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LunaFest

Occasionally, a woman takes up a movie camera. Occasionally, she turns her lens to capturing her own life, or the life of friends, or the lives of women we don’t often get to see.  Such are the films in LunaFest, a festival of short films by, for, about women, coming to Vashon Tuesday, February 7th at Vashon Theater as a fund-raiser for the Vashon Resettlement Committee.
       
Ex-con comediennes. Synchronized swimmers over-55. One woman seeks an unknown father. One finds safety in a hair salon. And the youngest, a 17-year-old Syrian girl, discovers joy, courage, and videography in a refugee camp.
       
“LunaFest is a “fund-raiser in a box” as it were,” says Liz Illg, a board member with the VSC. “The company who makes Luna Bars wanted to raise money to help eliminate causes of breast cancer in the environment, but with a multiplier effect out in the world. So LunaFest is offered by them as a fund-raising activity for local groups. 85% of the money we raise goes toward efforts of the Vashon Re-Settlement Committee, with 15% back to Luna’s campaign against breast cancer.”
        
Established in 2000 by LUNA, makers of the Whole Nutrition Bar for Women, the LUNAFEST traveling film festival spotlights the work of talented women filmmakers with intelligent, funny and thought-provoking themes. Here’s the 2017 line-up—
 
In “A Different Kind of Girl,” a 17-year-old Syrian girl reflects on how, in a bleak, cold refugee camp, she and her younger siblings discover their own inner resources for living larger, in ways they never even wanted, back home in Syria.
 
“I’ve been shot, cut, jumped out of windows, incarcerated. But the scariest thing of all is Falling in Love,”  says one former inmate in “Free to Laugh,” a story about teaching comedy skills to women just out of prison.  In Los Angeles director Joey Ally ’s film “Partners,” two young lesbians confront how tightly intertwined their work and personal lives have become.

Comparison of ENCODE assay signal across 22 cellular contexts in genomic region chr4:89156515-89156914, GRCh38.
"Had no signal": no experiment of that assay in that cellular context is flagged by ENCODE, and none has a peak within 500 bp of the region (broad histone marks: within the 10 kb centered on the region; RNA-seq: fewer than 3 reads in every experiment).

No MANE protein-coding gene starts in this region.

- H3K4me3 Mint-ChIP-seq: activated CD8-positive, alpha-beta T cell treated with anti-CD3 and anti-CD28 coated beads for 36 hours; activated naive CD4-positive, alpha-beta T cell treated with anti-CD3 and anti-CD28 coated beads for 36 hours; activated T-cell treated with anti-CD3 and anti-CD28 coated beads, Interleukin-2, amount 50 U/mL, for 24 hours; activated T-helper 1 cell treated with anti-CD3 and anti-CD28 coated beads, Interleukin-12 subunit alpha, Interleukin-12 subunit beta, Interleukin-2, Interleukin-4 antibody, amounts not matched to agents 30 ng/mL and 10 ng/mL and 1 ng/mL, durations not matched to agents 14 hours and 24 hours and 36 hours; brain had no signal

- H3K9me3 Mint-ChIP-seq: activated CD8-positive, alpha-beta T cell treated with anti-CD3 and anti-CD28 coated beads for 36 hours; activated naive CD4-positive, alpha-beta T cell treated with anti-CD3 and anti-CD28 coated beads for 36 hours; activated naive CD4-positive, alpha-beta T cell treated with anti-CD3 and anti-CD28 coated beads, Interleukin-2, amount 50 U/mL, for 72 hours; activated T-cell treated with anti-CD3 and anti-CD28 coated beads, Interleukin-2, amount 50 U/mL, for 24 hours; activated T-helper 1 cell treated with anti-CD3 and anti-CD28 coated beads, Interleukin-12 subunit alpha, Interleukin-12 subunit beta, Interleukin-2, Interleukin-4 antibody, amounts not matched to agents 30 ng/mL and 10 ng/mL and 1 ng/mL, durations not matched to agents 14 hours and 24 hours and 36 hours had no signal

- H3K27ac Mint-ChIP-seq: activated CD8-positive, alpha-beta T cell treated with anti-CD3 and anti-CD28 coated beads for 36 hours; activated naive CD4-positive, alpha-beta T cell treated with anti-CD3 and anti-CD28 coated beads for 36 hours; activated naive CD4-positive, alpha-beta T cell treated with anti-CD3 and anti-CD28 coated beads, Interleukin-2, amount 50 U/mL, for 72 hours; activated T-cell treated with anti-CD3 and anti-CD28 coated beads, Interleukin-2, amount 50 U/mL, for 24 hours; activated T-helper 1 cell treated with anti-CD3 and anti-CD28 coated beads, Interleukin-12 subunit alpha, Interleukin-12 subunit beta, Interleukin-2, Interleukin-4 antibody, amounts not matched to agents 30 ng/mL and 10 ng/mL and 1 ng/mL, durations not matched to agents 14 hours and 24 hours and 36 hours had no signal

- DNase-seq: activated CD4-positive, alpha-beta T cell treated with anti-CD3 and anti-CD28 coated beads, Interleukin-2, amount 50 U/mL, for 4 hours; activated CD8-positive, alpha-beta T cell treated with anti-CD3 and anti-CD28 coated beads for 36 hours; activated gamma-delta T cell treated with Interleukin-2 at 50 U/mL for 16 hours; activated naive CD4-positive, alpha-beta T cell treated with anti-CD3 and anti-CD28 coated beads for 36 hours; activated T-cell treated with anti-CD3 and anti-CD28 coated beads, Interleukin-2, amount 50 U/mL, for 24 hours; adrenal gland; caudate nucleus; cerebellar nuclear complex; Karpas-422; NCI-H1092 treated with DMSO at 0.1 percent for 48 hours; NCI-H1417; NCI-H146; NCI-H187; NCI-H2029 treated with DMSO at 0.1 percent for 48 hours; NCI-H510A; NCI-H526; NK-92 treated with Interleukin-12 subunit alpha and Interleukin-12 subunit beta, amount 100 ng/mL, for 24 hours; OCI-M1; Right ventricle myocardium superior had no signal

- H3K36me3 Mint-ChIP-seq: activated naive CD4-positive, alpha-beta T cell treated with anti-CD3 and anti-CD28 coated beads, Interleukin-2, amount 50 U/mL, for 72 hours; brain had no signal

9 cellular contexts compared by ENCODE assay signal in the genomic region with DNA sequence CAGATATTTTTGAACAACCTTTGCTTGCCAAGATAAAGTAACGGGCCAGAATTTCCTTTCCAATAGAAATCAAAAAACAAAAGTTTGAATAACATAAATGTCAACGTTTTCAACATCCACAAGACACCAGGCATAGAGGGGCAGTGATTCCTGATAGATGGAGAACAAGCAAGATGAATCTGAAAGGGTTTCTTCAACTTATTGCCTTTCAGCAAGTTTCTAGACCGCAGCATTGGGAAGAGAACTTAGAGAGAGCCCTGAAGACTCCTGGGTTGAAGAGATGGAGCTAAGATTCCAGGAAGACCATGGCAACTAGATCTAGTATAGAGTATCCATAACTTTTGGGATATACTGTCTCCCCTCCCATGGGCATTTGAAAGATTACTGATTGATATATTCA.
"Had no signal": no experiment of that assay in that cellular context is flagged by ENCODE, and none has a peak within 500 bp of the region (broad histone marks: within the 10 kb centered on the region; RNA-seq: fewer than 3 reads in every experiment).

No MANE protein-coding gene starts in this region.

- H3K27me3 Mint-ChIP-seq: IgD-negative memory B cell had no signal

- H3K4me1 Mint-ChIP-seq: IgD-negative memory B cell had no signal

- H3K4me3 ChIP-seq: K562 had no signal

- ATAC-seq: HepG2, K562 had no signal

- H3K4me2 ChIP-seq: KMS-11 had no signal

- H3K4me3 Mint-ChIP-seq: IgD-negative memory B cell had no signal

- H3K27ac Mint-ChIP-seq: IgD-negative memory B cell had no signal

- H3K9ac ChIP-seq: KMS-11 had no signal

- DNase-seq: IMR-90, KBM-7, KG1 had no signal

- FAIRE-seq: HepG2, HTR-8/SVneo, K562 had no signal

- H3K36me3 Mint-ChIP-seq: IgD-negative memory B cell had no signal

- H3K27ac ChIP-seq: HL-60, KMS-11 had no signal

In the film by Los Angeles filmmaker Eva VIves, a young New Yorker agonizes over whether to join a woman writers’ networking club.“You’re alone for years, working nights while everyone else is out there getting drunk, getting laid, and you’re just there reworking every word, just to have a Junior Editor tear out a THIRD of your BOOK just to make it ‘suitable for publication.’  Which you’re happy to hear, it’s what everyone wants to hear, even if they’re killing your vision, it’s okay!”  
 
In Belgium filmmaker Frederike Migom film “Nkosi Culture,” a white girl having an argument with her boyfriend on the streets of Brussels escapes into a Congolese hair salon. And there she finds safety, support, stories common in the bonds of womanhood… at least for awhile…
 
In Venna Rao’s film about a synchronized swim team of over-55s in Harlem, one elder lady admits,  “I never was a dancer, but I can DANCE in the water. I can turn upside down, I can spin, I can do all kinds of things I can’t do on land.”  To the melodies of the Nutcracker, watch these rubber-capped lovelies together do their graceful moves as they tell you what it’s like to be one of Harlem’s Honeys & Bears Synchronized Swim Team.
 
Doors open 5:30, program starts at 6, program runs for about 90 minutes, and end with audience discussion of the films and the work of the Vashon Resettlement Committee. Tickets are available online through wwwlunafest.org/vashon (get tickets early) or at the door: students $8, elders $13, adults $15.
     
VRS was formed to provide compassionate resettlement support and a welcoming community for families traumatized by war and cultural dislocation. Currently, we are working to host Syrian refugee families on Vashon Island and to help with community resources and services, English, job skills, schooling, and acclimation to local cultural and social environments.
     
The Tuesday night showing is hosted by Vashon Theatre through Vashon GreenTech Night.  Neither GreenTech nor Vashon Theatre have approved, authorized, or sponsored the program content and are not associated or affiliated with the sponsoring organization.

Sponsors include Amiad & Associates, Vashon Senior Center, Vashon Film Society, Audacious Aperture, Woman’s Way Red Lodge, Vashon Theatre and Island GreenTech.